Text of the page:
Philadelphia Police Union Slams Eagles Star Malcolm Jenkins for Calls to Reform Police Department

The president of Philadelphia's police union called one of the city's biggest sports stars "racist," bashing Malcolm Jenkins' off-field activism as well as his on-the-field efforts, where he helped the Eagles win the Super Bowl in 2018

An opinion piece written by Philadelphia Eagles star safety Malcolm Jenkins and published by the Philadelphia Inquirer that recommends reforms for the city police department was labeled "racist" by the city police union's president.

Jenkins, whose essay ran Monday on Inquirer.com, calls for six reforms under the next police commissioner, including "how law enforcement polices our children" and increases in "accountability" and "transparency."

He also asked that Mayor Jim Kenney listens to Philadelphia residents as he looks for a permanent replacement to former Commissioner Richard Ross, who resigned in August. Ross is accused of mishandling sexual harassment claims by two female officers, according to a lawsuit.

On Tuesday, the president of Philadelphia Fraternal Order of Police #5, which represents uniformed officers, wrote a letter to the newspaper, according to his Twitter account.

"Hurling slurs and false allegations against police offers nothing in the way of improvement, " FOP President John McNesby wrote. "Like other has been football players, they now do most of their running with their mouths."

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John McNesby, president of the Fraternal Order of Police Lodge 5, left; Malcolm Jenkins #27 of the Philadelphia Eagles, right.

McNesby used a couple other football-related zingers in his six-paragraph letter, including: "Only the Inquirer would offer Malcolm Jenkins to tackle crime, when he can't even manage to tackle his own opponents."

(Last year, Jenkins was voted by fellow NFL players as the 96th best player in the entire league.)

McNesby also called Jenkins' calls for reforms "a racist attack" and claims Jenkins doesn't live in Philadelphia.

Property and voter registration records, however, indicate that Jenkins does live in the Northern Liberties neighborhood. He is registered as a Democrat in Pennsylvania's 175th legislative district, according to state records.

Jenkins has been one of the most outspoken professional athletes for reform the criminal justice system, from overhauling the bail and parole systems to decriminalization of misdemeanor drug offenses and changes in police-community relations.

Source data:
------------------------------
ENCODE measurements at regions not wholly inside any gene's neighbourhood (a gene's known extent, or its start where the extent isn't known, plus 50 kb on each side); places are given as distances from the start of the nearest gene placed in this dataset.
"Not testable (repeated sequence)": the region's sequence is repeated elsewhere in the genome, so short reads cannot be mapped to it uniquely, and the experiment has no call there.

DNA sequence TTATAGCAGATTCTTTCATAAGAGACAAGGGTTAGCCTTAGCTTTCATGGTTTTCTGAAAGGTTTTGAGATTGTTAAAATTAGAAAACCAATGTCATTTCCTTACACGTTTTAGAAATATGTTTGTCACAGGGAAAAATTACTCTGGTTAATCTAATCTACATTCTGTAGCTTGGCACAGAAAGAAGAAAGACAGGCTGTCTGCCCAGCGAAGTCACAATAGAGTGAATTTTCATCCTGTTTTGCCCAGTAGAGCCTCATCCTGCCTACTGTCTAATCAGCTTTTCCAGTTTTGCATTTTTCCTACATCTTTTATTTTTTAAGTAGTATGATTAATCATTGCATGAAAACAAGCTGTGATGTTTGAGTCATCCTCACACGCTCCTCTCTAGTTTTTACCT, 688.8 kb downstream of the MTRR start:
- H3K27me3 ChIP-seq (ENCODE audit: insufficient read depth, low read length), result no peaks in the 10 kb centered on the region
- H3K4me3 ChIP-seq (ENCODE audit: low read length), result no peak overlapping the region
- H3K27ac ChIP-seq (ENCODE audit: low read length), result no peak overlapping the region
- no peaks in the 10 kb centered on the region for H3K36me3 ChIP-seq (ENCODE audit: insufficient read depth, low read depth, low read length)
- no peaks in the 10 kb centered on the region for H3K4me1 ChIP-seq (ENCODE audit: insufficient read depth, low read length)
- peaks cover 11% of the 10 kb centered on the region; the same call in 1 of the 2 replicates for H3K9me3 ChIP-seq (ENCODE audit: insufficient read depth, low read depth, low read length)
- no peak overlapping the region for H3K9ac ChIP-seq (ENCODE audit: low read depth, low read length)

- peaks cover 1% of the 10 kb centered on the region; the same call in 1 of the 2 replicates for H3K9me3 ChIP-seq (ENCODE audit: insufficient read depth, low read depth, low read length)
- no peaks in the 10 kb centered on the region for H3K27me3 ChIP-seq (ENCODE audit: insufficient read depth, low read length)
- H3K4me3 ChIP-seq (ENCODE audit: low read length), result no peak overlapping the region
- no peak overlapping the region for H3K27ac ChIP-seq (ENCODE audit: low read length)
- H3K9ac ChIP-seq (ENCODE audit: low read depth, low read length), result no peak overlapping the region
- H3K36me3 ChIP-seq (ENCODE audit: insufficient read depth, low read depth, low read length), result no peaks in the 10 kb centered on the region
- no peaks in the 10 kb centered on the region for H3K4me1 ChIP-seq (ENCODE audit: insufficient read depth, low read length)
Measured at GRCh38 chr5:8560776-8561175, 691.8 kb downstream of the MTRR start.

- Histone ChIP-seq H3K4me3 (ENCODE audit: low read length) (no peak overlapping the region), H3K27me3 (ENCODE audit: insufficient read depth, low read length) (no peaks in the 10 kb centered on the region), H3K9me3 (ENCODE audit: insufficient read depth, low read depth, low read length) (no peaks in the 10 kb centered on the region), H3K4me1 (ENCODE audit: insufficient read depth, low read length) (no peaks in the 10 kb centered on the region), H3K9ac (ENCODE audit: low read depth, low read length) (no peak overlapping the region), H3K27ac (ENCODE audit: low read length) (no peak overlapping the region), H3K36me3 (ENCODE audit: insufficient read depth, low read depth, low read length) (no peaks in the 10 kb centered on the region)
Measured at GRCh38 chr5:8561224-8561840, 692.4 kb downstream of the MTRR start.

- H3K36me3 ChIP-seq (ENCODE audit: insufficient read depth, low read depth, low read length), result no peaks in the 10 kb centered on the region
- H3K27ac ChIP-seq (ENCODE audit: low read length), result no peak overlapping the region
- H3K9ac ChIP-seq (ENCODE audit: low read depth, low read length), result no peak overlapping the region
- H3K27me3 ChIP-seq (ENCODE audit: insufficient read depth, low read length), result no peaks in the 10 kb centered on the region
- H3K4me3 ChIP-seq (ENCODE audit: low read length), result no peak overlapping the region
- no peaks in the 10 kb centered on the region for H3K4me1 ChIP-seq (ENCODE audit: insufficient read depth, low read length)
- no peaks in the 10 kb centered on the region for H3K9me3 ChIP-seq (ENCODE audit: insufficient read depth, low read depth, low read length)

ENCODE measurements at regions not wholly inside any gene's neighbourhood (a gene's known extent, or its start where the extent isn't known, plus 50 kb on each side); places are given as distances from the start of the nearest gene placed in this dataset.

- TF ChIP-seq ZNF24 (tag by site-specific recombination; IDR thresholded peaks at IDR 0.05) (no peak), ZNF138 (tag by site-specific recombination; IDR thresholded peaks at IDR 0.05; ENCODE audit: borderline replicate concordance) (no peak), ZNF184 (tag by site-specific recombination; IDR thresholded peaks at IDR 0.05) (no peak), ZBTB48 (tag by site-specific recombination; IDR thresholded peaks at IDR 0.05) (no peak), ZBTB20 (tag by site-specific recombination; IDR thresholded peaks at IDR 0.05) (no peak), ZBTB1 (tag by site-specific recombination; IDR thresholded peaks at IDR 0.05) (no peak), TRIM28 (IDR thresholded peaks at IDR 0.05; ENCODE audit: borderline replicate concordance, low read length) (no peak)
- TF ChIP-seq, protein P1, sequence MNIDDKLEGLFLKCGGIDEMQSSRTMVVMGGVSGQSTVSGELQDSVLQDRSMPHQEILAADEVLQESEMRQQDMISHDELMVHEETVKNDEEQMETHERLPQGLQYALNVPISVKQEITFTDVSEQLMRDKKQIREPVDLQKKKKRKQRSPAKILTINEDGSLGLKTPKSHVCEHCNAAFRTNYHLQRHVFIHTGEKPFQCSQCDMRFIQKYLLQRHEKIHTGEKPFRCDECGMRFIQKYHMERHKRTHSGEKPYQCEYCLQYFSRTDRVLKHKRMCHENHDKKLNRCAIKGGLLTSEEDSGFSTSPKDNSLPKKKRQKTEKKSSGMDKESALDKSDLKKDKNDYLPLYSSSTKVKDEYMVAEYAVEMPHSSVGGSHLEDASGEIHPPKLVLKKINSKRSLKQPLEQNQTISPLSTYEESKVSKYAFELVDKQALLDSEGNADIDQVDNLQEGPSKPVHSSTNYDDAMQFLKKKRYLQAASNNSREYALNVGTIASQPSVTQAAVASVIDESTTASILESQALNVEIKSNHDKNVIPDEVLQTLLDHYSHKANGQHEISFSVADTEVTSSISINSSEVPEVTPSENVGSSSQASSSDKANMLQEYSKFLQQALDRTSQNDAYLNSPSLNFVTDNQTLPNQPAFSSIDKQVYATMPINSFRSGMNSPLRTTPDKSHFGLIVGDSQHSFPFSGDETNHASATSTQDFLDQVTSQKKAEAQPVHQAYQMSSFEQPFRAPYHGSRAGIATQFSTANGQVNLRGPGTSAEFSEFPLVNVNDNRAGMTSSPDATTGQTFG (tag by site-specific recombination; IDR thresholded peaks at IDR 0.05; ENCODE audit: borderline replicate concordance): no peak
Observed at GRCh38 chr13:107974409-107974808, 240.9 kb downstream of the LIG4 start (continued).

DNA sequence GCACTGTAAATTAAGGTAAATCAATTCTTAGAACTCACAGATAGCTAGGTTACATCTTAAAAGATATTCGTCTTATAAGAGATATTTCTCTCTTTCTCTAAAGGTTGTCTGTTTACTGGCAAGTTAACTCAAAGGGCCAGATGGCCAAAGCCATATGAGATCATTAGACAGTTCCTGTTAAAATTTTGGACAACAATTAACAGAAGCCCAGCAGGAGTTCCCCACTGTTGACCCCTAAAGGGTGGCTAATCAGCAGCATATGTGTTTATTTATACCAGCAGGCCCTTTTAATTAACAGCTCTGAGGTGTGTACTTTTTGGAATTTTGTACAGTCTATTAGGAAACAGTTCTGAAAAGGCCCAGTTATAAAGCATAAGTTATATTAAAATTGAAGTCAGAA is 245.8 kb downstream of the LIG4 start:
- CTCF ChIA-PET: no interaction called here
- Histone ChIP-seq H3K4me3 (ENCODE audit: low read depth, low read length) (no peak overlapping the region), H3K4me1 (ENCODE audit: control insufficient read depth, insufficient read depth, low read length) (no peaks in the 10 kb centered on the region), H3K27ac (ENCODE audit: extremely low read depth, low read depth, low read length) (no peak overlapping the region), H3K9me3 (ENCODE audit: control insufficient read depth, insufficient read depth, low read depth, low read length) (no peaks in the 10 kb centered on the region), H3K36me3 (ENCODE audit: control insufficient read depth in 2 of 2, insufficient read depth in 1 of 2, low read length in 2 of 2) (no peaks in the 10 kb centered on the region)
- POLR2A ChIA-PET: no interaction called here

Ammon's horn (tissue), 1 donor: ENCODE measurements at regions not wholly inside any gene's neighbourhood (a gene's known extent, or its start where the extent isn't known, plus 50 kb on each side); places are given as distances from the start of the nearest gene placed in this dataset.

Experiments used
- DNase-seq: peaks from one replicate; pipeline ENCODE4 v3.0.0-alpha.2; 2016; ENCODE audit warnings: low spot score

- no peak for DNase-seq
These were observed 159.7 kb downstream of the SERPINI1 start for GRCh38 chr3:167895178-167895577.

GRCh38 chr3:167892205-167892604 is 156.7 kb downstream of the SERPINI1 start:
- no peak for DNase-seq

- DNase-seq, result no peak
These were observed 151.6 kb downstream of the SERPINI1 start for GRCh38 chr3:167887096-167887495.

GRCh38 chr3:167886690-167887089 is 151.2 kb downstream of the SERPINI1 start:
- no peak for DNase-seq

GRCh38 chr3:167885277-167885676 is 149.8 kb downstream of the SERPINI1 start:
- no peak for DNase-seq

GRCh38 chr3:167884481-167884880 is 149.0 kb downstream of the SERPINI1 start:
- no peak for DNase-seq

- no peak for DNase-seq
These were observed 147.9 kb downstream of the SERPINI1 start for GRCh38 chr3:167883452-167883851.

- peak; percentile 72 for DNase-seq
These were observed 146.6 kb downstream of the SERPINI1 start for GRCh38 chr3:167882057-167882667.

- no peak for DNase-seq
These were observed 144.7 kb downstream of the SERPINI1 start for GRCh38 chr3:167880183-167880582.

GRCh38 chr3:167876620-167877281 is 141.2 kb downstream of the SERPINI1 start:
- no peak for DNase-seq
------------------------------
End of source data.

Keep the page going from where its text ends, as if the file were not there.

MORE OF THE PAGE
NBC10 spoke with him last year as he went cross-country campaigning for progressive district attorneys running in local elections.

He and billionaire George Soros have both been very active in supporting local prosecutors like Larry Krasner, who they see as positive agents of change in criminal justice. Soros earlier in November scored another victory locally when he lent support to Democrat Jack Stollsteimer in the Delaware County District Attorney's race. Stollsteimer went on to beat incumbent Republican Kat Copeland.

"Everyone in this reform battle is realizing this is a place where we can quickly see change," Jenkins said in an interview in May 2018. "In California, DAs are being elected in Oakland, San Diego and Sacramento. This is an opportunity to start here and push that reform across the country. We’ve seen the fruits of that in Philadelphia."

Jenkins helped form The Players Coalition to push — and fund — social justice reform. One of their main efforts has been combating police brutality against minorities.

Among his six proposed reforms, Jenkins called for Mayor Jim Kenney to hire a police commissioner that won't bow to McNesby's powerful union.

"Nearly every time we hear a story of an officer abusing power, whether through violence or racist Facebook postings, the police union is there to defend the bad behavior," Jenkins wrote in the op-ed. "We need a commissioner who isn’t in lockstep with the union and who will instead push back when the union tries to hide and justify bad behavior."

At the end of the essay, Jenkins wrote that "a commissioner who commits to meeting these demands will have taken a critical step forward in repairing a system that is deeply broken."

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